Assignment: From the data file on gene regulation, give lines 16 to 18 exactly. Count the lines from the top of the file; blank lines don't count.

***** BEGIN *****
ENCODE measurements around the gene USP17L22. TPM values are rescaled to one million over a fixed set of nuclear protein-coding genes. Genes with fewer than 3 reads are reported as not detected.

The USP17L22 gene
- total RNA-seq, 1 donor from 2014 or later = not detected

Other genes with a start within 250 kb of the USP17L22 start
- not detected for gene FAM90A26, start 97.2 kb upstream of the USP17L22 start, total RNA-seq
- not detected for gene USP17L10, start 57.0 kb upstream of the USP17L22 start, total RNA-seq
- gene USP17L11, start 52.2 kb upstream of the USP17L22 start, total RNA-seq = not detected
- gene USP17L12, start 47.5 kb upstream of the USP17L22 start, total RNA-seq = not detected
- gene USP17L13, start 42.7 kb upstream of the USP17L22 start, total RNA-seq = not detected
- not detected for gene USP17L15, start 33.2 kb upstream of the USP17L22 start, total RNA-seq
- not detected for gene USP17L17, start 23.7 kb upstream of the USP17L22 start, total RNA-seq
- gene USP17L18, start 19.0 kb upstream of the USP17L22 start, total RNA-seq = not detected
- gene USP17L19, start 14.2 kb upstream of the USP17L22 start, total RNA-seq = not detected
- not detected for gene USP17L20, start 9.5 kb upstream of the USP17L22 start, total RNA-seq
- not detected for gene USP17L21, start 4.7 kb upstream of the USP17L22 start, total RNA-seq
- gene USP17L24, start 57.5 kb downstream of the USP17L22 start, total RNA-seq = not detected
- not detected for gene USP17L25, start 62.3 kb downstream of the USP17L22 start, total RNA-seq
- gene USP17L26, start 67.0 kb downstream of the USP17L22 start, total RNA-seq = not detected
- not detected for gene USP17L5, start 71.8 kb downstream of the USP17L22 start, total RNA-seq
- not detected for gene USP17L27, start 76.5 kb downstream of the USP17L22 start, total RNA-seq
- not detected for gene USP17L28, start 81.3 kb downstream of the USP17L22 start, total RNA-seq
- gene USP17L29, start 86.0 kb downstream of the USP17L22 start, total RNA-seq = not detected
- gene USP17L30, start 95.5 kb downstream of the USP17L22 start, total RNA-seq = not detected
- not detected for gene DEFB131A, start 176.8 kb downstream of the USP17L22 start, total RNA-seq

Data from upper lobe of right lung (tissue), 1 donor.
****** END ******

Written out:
- gene USP17L24, start 57.5 kb downstream of the USP17L22 start, total RNA-seq = not detected
- not detected for gene USP17L25, start 62.3 kb downstream of the USP17L22 start, total RNA-seq
- gene USP17L26, start 67.0 kb downstream of the USP17L22 start, total RNA-seq = not detected